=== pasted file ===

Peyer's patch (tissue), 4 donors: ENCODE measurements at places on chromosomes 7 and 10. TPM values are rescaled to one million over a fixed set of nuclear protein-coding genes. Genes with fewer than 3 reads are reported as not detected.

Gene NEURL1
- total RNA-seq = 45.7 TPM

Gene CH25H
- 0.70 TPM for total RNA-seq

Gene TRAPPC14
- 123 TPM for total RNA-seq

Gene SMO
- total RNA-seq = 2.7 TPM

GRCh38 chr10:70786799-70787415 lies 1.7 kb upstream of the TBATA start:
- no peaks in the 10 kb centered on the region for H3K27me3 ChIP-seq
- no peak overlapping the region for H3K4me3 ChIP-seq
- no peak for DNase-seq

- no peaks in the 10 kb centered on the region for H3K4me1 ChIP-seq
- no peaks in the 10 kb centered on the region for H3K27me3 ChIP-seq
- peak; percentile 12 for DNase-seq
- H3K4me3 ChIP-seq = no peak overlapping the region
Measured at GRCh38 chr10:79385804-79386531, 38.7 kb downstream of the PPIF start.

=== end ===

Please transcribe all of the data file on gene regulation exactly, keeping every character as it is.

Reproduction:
Peyer's patch (tissue), 4 donors: ENCODE measurements at places on chromosomes 7 and 10. TPM values are rescaled to one million over a fixed set of nuclear protein-coding genes. Genes with fewer than 3 reads are reported as not detected.

Gene NEURL1
- total RNA-seq = 45.7 TPM

Gene CH25H
- 0.70 TPM for total RNA-seq

Gene TRAPPC14
- 123 TPM for total RNA-seq

Gene SMO
- total RNA-seq = 2.7 TPM

GRCh38 chr10:70786799-70787415 lies 1.7 kb upstream of the TBATA start:
- no peaks in the 10 kb centered on the region for H3K27me3 ChIP-seq
- no peak overlapping the region for H3K4me3 ChIP-seq
- no peak for DNase-seq

- no peaks in the 10 kb centered on the region for H3K4me1 ChIP-seq
- no peaks in the 10 kb centered on the region for H3K27me3 ChIP-seq
- peak; percentile 12 for DNase-seq
- H3K4me3 ChIP-seq = no peak overlapping the region
Measured at GRCh38 chr10:79385804-79386531, 38.7 kb downstream of the PPIF start.